Statement by SEC Commissioner:
Statement before the Open Meeting regarding Shareholder Proposals
Commissioner Paul S. Atkins
U.S. Securities and Exchange Commission
July 25, 2007
Thank you, Mr. Chairman. The topic before us is one that has long vexed many of our predecessors. It seems that at least once a decade, we engage in a significant review of the proxy rules — just look at what we did in 1976, 1982, 1992 and 1998. I had personal and intimate experience with the 1992 change, when I worked here previously. And now, during the first decade of the 21st century, this is already the second time we have engaged in an extensive review and discussion about the proxy rules.
The key question is how to address the competing problems of collective action versus the tyranny of the minority. How do we permit shareholders effectively to exercise their state corporate franchise rights without allowing a shareholder, who may have only a nominal economic interest, to hijack the agenda of all shareholders? We have tried to bridge this problem with Rule 14a-8, a rule that, while far from perfect, has at least created a framework for dealing with these problems.
Today, we have proposed taking action on this issue. The need to address this issue has been precipitated by the Second Circuit's decision last year in AFSCME v. AIG. That decision has created an air of uncertainty as to what is the current state of our regulations with respect to the election exclusion of Rule 14a-8. This uncertainty must be cleared up. It is unfair to both companies and shareholders alike to keep the current murky situation in place. By doing nothing, we invite costly and fruitless litigation. It is further unfair to create an environment where contested elections could occur for seats on the board of directors outside of the disclosure regimen imposed by Rule 14a-12. Thus, the current situation is simply not acceptable.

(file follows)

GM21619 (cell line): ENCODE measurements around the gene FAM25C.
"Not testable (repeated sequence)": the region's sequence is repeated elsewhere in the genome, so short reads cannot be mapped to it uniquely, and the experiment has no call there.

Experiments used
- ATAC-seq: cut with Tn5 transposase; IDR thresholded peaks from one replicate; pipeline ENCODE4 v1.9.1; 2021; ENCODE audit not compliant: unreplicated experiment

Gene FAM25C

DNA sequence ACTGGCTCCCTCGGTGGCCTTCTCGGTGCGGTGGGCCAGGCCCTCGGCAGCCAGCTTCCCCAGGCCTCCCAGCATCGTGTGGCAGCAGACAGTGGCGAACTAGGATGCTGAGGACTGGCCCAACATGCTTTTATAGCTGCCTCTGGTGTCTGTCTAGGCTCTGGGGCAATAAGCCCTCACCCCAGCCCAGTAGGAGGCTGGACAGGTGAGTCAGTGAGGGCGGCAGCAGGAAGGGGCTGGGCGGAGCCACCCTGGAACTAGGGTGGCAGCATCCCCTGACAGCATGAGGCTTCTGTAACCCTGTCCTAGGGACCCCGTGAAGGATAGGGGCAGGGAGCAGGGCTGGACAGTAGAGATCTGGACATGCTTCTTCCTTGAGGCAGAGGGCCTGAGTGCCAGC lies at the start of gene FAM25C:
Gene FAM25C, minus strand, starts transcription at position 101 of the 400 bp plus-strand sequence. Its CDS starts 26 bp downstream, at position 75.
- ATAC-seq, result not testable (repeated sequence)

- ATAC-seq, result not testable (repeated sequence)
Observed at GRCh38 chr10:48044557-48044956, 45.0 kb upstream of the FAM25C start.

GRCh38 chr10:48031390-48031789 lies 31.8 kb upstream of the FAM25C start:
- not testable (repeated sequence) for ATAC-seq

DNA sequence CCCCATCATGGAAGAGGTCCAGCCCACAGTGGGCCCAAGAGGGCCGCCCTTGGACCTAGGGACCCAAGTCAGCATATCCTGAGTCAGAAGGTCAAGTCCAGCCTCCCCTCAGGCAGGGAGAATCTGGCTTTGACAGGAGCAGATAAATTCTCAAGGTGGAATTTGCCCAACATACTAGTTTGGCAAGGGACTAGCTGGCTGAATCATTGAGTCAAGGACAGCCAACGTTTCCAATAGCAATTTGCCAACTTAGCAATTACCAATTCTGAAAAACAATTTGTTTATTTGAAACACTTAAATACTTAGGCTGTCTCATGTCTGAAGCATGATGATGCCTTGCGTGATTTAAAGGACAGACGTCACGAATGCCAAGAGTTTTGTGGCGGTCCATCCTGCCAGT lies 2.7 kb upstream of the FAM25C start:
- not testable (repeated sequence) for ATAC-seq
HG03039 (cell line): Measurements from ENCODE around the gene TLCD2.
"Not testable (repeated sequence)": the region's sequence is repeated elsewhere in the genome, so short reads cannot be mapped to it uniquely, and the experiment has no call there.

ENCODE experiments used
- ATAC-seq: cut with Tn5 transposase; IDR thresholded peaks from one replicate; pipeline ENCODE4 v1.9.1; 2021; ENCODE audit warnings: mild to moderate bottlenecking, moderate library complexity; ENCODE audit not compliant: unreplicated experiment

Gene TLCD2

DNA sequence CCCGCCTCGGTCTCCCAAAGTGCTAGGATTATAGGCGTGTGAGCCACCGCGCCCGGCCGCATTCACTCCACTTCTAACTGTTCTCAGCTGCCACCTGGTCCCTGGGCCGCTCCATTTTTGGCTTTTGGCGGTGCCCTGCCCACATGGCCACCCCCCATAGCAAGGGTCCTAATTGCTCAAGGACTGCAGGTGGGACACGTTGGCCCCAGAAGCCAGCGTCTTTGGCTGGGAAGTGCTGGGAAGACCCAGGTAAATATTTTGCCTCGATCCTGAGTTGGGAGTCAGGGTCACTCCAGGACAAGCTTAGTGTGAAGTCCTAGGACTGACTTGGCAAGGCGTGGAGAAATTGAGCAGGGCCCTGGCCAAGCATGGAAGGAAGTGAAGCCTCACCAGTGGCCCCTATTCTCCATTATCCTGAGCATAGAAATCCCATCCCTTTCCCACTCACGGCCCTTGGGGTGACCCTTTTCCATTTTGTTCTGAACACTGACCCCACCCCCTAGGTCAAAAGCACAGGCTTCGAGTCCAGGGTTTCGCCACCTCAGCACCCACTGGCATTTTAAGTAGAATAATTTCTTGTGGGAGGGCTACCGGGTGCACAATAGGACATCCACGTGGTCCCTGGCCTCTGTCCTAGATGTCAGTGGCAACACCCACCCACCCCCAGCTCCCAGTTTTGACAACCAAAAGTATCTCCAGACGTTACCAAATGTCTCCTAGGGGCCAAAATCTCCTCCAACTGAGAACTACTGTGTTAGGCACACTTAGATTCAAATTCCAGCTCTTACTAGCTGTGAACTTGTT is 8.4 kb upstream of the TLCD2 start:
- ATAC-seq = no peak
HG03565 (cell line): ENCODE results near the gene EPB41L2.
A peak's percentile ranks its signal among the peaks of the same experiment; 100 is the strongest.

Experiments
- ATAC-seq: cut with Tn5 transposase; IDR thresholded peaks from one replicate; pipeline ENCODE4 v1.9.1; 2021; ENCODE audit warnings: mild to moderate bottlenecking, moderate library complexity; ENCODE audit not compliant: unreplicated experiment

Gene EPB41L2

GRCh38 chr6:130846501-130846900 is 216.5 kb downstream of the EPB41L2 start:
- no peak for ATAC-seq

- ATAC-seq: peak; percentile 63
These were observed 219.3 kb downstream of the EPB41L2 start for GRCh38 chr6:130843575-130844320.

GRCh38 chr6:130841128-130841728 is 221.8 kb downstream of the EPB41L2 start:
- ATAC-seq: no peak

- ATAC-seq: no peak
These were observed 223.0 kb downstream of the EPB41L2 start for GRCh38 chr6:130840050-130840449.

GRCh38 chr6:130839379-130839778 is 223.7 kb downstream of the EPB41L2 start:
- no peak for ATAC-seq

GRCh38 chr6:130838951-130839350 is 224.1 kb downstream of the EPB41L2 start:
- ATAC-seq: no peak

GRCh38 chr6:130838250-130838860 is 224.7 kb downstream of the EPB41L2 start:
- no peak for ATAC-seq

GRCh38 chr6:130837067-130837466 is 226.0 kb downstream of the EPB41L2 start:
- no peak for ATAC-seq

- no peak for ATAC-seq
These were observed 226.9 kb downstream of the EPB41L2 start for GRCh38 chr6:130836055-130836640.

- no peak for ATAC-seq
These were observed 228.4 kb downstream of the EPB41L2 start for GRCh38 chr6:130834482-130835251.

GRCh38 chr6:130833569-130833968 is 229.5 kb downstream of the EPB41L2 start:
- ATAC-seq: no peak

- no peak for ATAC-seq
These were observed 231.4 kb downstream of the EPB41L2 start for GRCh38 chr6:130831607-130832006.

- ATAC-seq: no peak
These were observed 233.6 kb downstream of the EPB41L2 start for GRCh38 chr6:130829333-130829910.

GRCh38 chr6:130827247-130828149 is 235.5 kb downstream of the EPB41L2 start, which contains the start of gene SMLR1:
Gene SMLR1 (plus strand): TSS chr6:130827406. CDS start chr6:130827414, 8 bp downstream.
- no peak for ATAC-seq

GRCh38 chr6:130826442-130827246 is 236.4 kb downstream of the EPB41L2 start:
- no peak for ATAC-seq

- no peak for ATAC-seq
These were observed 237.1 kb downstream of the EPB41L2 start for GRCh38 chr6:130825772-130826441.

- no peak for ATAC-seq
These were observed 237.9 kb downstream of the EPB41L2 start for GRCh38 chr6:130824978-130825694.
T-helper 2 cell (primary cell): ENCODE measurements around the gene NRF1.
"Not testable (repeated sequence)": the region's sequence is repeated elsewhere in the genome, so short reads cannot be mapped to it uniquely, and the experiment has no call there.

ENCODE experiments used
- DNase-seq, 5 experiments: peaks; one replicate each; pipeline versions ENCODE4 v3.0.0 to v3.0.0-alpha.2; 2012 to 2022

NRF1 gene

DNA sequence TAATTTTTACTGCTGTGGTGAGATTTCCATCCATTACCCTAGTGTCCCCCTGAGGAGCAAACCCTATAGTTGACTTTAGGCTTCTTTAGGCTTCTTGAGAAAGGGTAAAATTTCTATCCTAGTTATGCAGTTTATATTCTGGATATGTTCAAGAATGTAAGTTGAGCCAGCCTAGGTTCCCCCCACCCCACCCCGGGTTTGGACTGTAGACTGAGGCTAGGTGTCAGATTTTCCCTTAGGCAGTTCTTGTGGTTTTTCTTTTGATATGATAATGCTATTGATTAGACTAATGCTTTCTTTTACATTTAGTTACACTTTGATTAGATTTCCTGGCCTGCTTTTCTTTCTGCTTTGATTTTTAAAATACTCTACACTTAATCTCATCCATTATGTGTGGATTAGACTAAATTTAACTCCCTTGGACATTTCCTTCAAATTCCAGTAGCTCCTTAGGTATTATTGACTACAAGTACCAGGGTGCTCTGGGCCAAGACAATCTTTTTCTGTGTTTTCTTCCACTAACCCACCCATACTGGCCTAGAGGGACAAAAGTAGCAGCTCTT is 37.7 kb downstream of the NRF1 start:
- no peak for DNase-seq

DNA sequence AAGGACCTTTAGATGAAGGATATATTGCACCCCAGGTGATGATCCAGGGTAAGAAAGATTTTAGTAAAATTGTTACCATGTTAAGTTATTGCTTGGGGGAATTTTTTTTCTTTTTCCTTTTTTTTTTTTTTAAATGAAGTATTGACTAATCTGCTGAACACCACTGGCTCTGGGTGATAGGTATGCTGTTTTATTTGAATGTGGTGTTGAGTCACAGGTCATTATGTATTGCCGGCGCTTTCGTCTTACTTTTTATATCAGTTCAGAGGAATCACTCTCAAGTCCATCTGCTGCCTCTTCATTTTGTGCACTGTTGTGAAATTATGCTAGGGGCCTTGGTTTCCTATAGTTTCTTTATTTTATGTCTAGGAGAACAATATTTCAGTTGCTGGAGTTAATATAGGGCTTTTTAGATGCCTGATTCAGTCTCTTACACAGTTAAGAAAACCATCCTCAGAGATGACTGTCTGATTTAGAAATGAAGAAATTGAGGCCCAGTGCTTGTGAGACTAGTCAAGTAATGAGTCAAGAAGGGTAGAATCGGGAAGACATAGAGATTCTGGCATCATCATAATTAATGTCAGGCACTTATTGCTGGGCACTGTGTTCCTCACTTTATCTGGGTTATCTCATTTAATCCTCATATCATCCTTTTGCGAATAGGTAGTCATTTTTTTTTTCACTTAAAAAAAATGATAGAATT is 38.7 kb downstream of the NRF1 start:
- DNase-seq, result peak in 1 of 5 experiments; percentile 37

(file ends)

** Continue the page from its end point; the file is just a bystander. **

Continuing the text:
So, as to the two proposals to be published for comment today, one I can support but the other I cannot. There are aspects of the latter that I can support, but overall I have significant questions regarding our authority to take some of the steps proposed to be taken. In particular, while I agree with the statements in the second release emphasizing that it is substantive state law that governs shareholder rights, I have concerns whether some of the proposals may conflict with that principle. I also worry about the slippery slope of some of the provisions.
Moreover, I do not believe that the second proposal takes into account all of the recent changes in corporate governance or other more measured steps that we can take to continue to drive down the costs and improve the efficiency of running short slates of directors — even a short slate of one — that may lead to the attaining of the goals of responsible long-term shareholders concerned with the financial performance of their companies.
Nevertheless, I look forward to the debate that lies ahead. As the chairman said, a lot of discussion and thought has transpired among the commissioners and the staff on this issue, especially during the past couple of weeks leading up to this meeting. I want to recognize the members of the staff, who have sacrificed their weekends and nights during this period in order to respond to various ideas and suggestions being put forth by the commissioners. Your efforts are tremendously appreciated.